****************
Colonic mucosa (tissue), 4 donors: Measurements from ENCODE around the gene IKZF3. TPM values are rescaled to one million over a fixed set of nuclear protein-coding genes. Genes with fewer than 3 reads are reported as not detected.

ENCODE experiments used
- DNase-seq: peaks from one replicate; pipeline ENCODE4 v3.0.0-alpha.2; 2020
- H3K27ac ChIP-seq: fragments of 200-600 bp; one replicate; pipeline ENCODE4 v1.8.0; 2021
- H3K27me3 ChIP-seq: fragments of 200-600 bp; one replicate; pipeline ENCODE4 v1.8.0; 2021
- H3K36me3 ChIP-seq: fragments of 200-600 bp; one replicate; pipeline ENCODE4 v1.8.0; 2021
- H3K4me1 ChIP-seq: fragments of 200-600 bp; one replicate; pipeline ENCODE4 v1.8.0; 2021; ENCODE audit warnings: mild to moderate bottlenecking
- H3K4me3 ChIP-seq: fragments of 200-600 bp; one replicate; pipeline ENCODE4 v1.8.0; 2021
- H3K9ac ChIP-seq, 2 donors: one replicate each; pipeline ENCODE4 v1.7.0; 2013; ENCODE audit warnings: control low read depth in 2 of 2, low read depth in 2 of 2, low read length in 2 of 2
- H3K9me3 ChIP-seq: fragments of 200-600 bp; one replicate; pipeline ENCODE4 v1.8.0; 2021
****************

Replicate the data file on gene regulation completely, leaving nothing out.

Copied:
Colonic mucosa (tissue), 4 donors: Measurements from ENCODE around the gene IKZF3. TPM values are rescaled to one million over a fixed set of nuclear protein-coding genes. Genes with fewer than 3 reads are reported as not detected.

ENCODE experiments used
- DNase-seq: peaks from one replicate; pipeline ENCODE4 v3.0.0-alpha.2; 2020
- H3K27ac ChIP-seq: fragments of 200-600 bp; one replicate; pipeline ENCODE4 v1.8.0; 2021
- H3K27me3 ChIP-seq: fragments of 200-600 bp; one replicate; pipeline ENCODE4 v1.8.0; 2021
- H3K36me3 ChIP-seq: fragments of 200-600 bp; one replicate; pipeline ENCODE4 v1.8.0; 2021
- H3K4me1 ChIP-seq: fragments of 200-600 bp; one replicate; pipeline ENCODE4 v1.8.0; 2021; ENCODE audit warnings: mild to moderate bottlenecking
- H3K4me3 ChIP-seq: fragments of 200-600 bp; one replicate; pipeline ENCODE4 v1.8.0; 2021
- H3K9ac ChIP-seq, 2 donors: one replicate each; pipeline ENCODE4 v1.7.0; 2013; ENCODE audit warnings: control low read depth in 2 of 2, low read depth in 2 of 2, low read length in 2 of 2
- H3K9me3 ChIP-seq: fragments of 200-600 bp; one replicate; pipeline ENCODE4 v1.8.0; 2021